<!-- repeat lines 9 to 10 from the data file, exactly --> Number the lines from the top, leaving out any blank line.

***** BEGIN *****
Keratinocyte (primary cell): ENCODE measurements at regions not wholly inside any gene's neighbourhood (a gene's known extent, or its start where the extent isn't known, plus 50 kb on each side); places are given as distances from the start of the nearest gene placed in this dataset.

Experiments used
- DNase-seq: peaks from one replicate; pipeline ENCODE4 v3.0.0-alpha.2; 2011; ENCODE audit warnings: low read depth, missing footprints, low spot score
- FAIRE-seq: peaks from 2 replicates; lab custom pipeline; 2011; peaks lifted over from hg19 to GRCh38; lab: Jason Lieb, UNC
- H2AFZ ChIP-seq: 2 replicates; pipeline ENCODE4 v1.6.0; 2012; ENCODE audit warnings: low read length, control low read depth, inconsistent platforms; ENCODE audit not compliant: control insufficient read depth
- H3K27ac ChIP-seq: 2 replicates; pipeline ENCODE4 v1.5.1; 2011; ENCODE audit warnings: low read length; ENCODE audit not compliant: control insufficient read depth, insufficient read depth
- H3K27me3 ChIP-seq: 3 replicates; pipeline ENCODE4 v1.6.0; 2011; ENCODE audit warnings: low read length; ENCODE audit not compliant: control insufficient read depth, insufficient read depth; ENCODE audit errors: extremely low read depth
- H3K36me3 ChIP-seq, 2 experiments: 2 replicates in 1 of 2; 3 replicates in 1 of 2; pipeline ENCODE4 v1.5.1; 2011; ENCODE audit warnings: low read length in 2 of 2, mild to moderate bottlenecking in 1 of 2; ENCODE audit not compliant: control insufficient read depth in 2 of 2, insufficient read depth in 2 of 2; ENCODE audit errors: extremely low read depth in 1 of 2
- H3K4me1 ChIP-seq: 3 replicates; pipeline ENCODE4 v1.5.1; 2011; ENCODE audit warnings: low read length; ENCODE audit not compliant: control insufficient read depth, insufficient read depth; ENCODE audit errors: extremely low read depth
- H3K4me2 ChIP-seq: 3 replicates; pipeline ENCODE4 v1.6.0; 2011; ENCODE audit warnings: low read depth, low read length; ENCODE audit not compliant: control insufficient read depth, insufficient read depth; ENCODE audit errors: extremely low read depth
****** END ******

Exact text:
- H3K4me1 ChIP-seq: 3 replicates; pipeline ENCODE4 v1.5.1; 2011; ENCODE audit warnings: low read length; ENCODE audit not compliant: control insufficient read depth, insufficient read depth; ENCODE audit errors: extremely low read depth
- H3K4me2 ChIP-seq: 3 replicates; pipeline ENCODE4 v1.6.0; 2011; ENCODE audit warnings: low read depth, low read length; ENCODE audit not compliant: control insufficient read depth, insufficient read depth; ENCODE audit errors: extremely low read depth